Foods To Eat If You're Trying To Get Pregnant








Following a certain diet or a healthy diet can help boost your fertility! 


Key Nutrients To Eat When You're Trying To Conceive:

As a mum to be, you will need a mix of foods packed with nutrients, including:


Folic Acid/Folate


Vitamin B (B9) is an important nutrient to have in your diet before and during pregnancy,

Folic Acid is crucial in forming healthy cells, and also can prevent birth defects like spina bifida and anencephaly.

Folic acid can be hard to find it in whole foods, so make sure you are taking multi vitamin supplements containing Vitamin B9.

You can also find it in foods like:

  • Leafy green vegetables. Spinach, broccoli, bok choy, Swiss chard and kale are all good options. 
  • Fortified cereals. Look for breakfast cereals that contain 100 percent of the recommended daily value.
  • Protein World Vitamin Blend present in Slender Blend & Slender Porridge also contains B9. HOWEVER!! Pregnant or breast feeding women should consume these products with caution as they do contain some Vitamin A & Caffeine. 
  • Oranges and strawberries. These are so yummy, they're easy to incorporate into your diet! You can even blend them with protein powders to make vitamin rich smoothies!
  • Beans and nuts. Just try not to consume too many of these at once, since they can add to the digestive issues you may already be dealing with.











Calcium keeps your reproductive system functioning smoothly and may even help you conceive faster! 

If your calcium stores are low when pregnant, the body may take calcium from your bones and gives it to the developing baby, which in turn could raise risk of osteoporosis (brittle bones) in the future.

 Try to get about 1,500 mg of calcium each day from sources like:

  • Milk. The most popular source of calcium, one cup of 1 percent milk contains 305 milligrams (mg), or about one-third of your daily recommended intake. Have a glass as a snack or use it as the base for a slender smoothie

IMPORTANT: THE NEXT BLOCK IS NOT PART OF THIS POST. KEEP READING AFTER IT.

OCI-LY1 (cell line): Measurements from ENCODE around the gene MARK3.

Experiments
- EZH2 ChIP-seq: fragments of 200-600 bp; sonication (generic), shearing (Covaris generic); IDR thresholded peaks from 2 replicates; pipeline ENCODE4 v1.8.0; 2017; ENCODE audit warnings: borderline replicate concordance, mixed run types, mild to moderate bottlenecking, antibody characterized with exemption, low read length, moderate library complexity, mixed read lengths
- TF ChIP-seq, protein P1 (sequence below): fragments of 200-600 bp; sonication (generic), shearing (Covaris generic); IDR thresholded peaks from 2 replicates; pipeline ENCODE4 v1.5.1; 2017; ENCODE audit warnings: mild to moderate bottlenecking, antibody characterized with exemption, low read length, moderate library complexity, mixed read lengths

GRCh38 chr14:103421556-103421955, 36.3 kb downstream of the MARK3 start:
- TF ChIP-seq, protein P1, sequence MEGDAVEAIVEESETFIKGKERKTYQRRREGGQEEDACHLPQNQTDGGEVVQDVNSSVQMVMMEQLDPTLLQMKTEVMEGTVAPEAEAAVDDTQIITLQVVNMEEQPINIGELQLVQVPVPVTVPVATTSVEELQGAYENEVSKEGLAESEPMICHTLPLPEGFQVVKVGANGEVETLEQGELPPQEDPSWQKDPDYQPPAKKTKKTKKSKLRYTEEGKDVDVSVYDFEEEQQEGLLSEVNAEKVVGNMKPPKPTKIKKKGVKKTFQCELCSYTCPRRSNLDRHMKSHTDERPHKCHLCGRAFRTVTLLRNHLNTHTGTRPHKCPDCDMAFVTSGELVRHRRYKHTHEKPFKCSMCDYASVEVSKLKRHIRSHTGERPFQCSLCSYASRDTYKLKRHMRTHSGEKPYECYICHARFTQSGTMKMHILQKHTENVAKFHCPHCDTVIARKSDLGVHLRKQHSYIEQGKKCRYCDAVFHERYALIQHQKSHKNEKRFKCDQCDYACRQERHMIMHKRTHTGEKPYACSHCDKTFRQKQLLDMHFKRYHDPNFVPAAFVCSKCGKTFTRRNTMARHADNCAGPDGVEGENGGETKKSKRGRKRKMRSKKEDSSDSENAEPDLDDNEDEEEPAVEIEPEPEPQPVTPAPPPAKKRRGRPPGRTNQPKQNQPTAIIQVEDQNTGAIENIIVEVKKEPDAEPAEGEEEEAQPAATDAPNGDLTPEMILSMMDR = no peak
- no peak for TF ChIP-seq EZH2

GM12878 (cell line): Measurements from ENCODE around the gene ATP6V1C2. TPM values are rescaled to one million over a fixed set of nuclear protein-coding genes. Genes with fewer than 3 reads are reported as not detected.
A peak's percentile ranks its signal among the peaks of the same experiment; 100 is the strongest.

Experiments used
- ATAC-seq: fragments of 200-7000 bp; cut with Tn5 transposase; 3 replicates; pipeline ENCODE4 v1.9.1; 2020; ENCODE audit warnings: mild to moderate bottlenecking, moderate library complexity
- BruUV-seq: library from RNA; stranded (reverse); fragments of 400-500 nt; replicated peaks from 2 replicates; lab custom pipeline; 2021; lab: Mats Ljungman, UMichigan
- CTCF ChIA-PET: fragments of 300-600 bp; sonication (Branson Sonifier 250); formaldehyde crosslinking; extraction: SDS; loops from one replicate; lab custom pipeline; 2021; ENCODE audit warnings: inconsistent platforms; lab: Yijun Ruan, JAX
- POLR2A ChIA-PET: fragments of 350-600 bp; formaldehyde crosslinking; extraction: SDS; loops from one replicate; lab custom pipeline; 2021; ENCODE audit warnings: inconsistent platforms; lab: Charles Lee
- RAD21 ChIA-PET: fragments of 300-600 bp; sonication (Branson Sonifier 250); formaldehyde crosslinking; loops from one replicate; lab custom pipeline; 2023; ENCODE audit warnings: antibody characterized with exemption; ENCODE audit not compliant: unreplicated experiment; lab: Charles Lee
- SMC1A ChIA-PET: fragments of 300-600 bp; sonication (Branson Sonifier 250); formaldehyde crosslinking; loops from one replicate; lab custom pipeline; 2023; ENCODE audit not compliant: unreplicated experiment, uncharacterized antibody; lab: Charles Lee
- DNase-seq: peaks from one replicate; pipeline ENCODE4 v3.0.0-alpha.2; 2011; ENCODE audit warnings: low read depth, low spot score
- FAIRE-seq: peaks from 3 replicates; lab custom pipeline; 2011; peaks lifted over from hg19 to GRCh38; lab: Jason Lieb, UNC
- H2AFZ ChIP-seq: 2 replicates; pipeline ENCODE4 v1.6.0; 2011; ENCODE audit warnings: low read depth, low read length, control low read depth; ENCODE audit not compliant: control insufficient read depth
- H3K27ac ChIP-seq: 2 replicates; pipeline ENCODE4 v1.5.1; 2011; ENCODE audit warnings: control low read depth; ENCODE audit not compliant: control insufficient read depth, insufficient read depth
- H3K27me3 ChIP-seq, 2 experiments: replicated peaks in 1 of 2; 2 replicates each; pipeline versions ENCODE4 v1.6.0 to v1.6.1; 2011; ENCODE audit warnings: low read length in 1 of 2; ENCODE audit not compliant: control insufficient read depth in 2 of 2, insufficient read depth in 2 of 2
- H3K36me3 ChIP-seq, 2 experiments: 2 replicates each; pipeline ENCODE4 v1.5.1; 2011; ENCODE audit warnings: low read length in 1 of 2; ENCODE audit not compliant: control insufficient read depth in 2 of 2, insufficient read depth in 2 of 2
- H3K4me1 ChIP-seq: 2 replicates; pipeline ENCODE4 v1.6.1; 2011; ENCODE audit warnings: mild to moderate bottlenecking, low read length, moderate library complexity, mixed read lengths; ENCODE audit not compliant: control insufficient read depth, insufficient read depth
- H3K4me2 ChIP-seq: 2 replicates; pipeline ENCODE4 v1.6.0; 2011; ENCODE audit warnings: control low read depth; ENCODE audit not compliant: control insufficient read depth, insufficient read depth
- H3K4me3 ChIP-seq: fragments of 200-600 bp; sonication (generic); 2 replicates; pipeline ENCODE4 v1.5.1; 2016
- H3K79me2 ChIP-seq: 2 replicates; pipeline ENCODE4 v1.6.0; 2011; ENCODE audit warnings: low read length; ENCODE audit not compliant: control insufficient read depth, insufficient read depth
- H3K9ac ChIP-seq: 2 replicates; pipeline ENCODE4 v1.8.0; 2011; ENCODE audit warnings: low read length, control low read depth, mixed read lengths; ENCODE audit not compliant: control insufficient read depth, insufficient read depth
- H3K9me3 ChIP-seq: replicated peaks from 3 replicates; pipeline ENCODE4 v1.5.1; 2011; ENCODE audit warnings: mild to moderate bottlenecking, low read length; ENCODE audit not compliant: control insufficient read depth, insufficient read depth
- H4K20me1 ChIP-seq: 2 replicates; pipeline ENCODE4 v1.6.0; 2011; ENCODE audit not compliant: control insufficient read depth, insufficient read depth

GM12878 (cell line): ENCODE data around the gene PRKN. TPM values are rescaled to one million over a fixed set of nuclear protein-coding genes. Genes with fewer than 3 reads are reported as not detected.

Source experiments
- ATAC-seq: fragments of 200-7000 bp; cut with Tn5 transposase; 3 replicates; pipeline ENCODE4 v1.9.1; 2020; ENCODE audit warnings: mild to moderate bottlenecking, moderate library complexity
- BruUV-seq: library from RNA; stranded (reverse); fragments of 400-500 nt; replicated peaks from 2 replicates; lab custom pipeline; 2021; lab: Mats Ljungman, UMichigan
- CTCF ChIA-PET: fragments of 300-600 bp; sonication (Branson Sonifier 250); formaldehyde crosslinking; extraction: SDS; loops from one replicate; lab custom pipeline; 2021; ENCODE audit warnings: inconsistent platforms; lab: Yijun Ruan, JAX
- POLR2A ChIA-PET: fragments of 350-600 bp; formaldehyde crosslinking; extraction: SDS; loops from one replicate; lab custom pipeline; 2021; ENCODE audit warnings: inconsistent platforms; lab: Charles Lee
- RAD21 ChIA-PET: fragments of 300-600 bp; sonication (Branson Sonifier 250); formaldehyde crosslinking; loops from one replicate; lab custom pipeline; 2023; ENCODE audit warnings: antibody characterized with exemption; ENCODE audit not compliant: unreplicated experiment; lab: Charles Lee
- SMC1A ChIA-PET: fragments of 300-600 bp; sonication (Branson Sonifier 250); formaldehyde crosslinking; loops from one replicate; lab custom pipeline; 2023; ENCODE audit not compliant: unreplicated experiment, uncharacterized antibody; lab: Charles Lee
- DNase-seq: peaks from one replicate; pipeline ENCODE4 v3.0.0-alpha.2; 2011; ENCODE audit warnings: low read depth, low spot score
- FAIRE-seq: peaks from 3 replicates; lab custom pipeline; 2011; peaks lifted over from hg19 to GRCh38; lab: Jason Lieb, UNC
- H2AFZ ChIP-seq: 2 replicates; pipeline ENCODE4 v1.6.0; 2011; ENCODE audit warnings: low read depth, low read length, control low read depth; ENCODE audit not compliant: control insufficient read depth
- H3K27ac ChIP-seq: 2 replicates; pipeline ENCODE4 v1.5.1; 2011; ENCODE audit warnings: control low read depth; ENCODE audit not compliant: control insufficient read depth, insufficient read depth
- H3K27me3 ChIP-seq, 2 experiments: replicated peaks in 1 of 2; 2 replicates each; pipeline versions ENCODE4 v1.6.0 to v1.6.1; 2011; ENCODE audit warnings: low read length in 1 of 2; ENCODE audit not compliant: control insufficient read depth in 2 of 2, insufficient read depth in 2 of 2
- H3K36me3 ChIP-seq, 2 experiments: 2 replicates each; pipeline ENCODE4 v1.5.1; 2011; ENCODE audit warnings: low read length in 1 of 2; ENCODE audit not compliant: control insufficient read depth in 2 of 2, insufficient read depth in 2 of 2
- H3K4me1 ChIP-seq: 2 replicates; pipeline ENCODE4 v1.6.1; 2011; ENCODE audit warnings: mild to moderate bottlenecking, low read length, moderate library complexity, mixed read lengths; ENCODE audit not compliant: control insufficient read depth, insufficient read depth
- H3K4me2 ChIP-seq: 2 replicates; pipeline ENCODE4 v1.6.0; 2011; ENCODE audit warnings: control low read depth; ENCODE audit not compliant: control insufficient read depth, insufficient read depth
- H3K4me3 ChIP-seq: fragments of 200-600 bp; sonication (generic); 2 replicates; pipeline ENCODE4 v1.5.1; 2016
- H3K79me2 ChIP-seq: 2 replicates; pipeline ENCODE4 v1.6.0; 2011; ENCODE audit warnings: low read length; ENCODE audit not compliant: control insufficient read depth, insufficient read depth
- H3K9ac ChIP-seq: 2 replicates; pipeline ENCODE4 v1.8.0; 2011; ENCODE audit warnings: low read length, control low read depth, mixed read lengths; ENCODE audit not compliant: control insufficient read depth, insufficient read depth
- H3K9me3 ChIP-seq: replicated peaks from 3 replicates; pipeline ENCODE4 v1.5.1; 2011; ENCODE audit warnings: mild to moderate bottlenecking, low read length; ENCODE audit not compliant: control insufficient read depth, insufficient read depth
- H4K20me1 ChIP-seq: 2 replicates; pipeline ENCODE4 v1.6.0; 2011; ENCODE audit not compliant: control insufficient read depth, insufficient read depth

• Yogurt. One cup of plain, non fat yogurt contains about 415 mg per serving — about 40 percent of your daily recommended intake. You can eat it plain, add in some protein powder for flavour, top with fresh fruit or use it as the base for a smoothie!
  • Kale and broccoli. Vegetables like these are good non-dairy sources of calcium.




Protein will help supply your baby with important nutrients. But some proteins are better than others. If you’re trying to get pregnant, stick to two to three servings a day, one of which should be plant-based! 

Foods that are packed with protein include:

  • Fish. High-fat fish like salmon is not only high in protein, it also provides a dose of omega-3 fatty acids.
  • Lean meats. Poultry (like chicken or turkey), lean beef and bison are all good options.
  • Black beans. One cup contains 15 grams of protein. Use them in a breakfast burrito or homemade veggie burgers.
  • Protein Powders, Porridge or Bars. You can use protein powders, protein porridge or protein bars to increase your protein intake if you struggle to get protein intake in your diet! This can also be quite important if you are trying to maintain your weight during pregnancy! *JUST be careful with protein based products when pregnant or breastfeeding - always read the labels and ingredients






Iron is essential for shuttling oxygen through your body! And it will be super important when it comes to delivering oxygen to your baby, too.

Too little iron could increase your baby’s risk of being underweight or premature. Women need about 18 mg per day, but your daily iron requirement will increase to 27 mg per day once you’re pregnant.

Keep in mind that your body absorbs iron better from food. Good sources include:

  • Fortified breakfast cereals. One serving of fortified breakfast cereal contains 18 mg of iron. 
  • Lean meats. Beef, chicken and turkey all contain about 1 mg of iron per 3 oz. serving.
  • Spinach. A good source of iron, ½ cup of boiled, drained spinach contains 3 mg per serving — about 17 percent of your daily recommended intake.








Healthy eating tips if you’re trying to get pregnant


Overwhelmed? Don’t be. You don’t have to eat a “perfect” diet — just tell yourself what you’ll tell your child some day: Do the best you can.

And by starting to prioritise healthy eating habits now, it’ll be easier to stick to a healthy diet once you get pregnant.

When in doubt, keep these strategies in mind:

  • Eat more fruits and veggies. Aim to eat four to five servings of veggies (at least two should come from leafy greens) and three to four servings of fresh fruit a day.
  • Limit your sugar intake. No one can swear off sugar entirely, but it’s smart to temper your sweet tooth whenever possible. Research suggests that too much refined sugar — found in foods like cookies and candy, as well as sugar-sweetened drinks — might interfere with your chances of getting pregnant.
  • Don’t skip meals. Right now, you might prefer to sleep through breakfast or work through lunch, but once baby is on board, you'll need to supply the baby with a steady stream of nutrients throughout the day. Take a look at your schedule now and make sure you have time for three complete meals a day.
  • Cut back on caffeine
  • Don’t smoke
  • Limit alcohol